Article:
Summer Placements : The Royal Navy Chaplaincy

As the Scots College community prepares for the new academic year, there is a chance to reflect on the experiences of the summer. Bobby Taylor from the Archdiocese of St. Andrews and Edinburgh writes about his pastoral placement with the chaplaincy of the Royal Navy.

As a one-time member of the Merchant Navy, the visit of Fr. David Conroy RN to the College last September as part of the annual pastoral week was of particular interest to me. The sea has played a large part in the story of my vocation. In fact, I feel strongly that my final beckoning to the priesthood came during my time at sea and the talk of Fr. Conroy on the work of the chaplaincy sparked the thought in my mind that perhaps any future ministry I may enjoy may also involve working with others at sea.

The first thing I learnt in the experience of the naval chaplaincy was patience – with myself! It took me the whole college year to organise, through Fr David and Monsignor McFadden, a two-week placement in the three main bases on the south coast of England. But during two weeks of July that patience paid off in what was both a pastoral and spiritually enriching experience.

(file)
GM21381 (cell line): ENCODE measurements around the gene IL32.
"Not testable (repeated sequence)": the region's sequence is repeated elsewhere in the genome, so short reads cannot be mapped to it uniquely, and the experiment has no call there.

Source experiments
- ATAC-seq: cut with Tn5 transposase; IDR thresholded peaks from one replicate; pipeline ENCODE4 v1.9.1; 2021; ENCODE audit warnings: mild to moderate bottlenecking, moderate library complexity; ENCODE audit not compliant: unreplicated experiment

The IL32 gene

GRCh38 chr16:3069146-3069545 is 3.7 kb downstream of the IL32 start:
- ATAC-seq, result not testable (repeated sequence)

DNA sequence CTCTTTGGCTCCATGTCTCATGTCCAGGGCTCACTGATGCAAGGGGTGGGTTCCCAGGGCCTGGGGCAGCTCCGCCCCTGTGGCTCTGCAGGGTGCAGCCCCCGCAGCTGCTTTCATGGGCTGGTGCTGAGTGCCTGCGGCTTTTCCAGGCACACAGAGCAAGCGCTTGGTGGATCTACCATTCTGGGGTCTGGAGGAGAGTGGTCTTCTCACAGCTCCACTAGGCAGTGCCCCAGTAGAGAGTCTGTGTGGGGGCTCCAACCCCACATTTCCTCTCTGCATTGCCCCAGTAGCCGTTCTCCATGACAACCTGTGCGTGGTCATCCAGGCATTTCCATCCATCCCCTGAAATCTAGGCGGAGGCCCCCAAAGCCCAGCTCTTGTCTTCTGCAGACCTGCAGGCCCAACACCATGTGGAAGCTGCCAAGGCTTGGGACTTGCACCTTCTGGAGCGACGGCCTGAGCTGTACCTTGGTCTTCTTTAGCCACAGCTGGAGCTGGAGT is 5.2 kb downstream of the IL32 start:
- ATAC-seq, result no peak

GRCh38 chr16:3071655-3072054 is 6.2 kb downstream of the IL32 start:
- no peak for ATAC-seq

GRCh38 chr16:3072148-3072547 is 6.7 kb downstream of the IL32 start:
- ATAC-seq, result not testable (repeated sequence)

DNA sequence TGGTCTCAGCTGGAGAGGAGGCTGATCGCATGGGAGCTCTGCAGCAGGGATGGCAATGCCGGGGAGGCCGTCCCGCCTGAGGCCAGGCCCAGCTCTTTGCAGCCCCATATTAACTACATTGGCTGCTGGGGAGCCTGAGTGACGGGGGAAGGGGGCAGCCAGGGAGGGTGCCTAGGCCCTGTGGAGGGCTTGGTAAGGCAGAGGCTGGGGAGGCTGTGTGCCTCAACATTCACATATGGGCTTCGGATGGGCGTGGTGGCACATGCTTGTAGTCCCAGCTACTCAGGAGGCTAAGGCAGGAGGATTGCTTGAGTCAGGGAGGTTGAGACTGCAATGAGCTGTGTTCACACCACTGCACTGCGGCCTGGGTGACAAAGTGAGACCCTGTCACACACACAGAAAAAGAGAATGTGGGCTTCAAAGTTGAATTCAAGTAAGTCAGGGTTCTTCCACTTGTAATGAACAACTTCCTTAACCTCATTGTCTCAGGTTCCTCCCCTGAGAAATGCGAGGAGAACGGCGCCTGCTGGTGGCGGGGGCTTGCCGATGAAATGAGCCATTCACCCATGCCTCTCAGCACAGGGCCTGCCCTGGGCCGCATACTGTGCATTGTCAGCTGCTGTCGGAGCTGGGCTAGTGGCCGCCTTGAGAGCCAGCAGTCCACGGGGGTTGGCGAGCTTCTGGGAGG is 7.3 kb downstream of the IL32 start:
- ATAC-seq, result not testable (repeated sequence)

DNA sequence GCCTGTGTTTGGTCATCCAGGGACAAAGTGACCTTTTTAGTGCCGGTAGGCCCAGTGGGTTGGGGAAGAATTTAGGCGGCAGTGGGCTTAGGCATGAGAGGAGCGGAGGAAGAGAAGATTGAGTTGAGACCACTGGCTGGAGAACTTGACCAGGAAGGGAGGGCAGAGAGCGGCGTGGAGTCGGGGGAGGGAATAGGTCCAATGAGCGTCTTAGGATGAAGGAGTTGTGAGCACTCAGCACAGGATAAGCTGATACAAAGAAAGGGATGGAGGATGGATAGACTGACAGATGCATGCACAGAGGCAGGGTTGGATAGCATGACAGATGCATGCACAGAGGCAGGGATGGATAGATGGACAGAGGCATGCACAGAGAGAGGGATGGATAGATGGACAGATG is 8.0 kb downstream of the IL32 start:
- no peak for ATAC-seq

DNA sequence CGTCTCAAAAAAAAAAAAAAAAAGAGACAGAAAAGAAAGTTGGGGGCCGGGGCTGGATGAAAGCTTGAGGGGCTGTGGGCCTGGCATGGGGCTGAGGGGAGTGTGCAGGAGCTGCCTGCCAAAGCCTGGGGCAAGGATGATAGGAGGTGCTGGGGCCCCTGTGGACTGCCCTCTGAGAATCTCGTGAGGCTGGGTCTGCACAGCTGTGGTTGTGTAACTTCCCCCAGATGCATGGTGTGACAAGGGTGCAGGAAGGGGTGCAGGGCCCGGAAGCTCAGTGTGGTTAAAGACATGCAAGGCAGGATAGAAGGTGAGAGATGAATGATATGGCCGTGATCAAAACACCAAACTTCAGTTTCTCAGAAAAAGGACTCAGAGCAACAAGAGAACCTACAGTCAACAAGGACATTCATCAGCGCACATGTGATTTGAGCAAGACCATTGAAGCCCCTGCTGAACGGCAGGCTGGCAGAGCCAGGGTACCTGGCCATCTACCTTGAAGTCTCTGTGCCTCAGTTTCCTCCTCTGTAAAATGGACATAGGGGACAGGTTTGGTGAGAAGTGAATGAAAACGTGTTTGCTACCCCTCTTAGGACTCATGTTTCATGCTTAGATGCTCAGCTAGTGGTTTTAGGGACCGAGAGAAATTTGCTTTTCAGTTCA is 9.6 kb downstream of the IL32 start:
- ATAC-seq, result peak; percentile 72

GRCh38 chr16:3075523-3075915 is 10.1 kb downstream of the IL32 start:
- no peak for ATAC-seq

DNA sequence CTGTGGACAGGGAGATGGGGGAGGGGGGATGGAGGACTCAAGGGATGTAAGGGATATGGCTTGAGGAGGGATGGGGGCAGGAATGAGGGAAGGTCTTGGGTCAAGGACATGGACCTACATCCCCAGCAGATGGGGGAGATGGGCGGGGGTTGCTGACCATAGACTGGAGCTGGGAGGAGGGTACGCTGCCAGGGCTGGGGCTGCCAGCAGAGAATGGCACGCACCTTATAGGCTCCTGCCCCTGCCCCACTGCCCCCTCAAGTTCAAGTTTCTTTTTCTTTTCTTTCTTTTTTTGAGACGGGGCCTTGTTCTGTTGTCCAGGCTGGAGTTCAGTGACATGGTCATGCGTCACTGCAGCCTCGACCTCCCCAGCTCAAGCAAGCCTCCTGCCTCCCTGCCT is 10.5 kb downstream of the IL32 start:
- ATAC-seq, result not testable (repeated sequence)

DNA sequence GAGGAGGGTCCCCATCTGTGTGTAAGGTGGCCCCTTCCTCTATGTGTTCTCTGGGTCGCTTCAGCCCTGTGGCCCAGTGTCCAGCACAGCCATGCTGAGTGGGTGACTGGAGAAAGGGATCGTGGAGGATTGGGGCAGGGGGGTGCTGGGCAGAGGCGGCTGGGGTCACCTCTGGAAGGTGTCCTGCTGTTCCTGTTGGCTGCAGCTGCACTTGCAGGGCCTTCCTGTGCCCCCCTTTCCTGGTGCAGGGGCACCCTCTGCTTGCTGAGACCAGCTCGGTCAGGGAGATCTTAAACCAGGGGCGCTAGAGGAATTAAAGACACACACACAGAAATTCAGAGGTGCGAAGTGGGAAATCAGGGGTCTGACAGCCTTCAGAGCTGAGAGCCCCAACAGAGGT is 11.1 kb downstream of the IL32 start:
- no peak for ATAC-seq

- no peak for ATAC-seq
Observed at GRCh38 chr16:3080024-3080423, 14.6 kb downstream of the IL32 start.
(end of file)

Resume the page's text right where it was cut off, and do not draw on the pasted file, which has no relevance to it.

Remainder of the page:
The first phase of the placement began, along with a Redemptorist, Brother Chris Reynolds, in HMS Collingwood with Monsignor Andrew McFadden and our attendance at the annual Naval Mass in Portsmouth Cathedral. As an opening experience, to see the Cathedral church full of Catholics serving in the Senior Service and the faithful of the city supporting them was a moving and uplifting experience. I had thought that the community of Catholics would be small, although lively. What I was not prepared for was this overwhelming display of such a vibrant community. I also learnt quickly on that first full day, that the Navy doesn’t do modest, as a group of people adjourned to the Nelson Wardroom for lunch where we sat surrounded by painted scenes from the Battle of Trafalgar.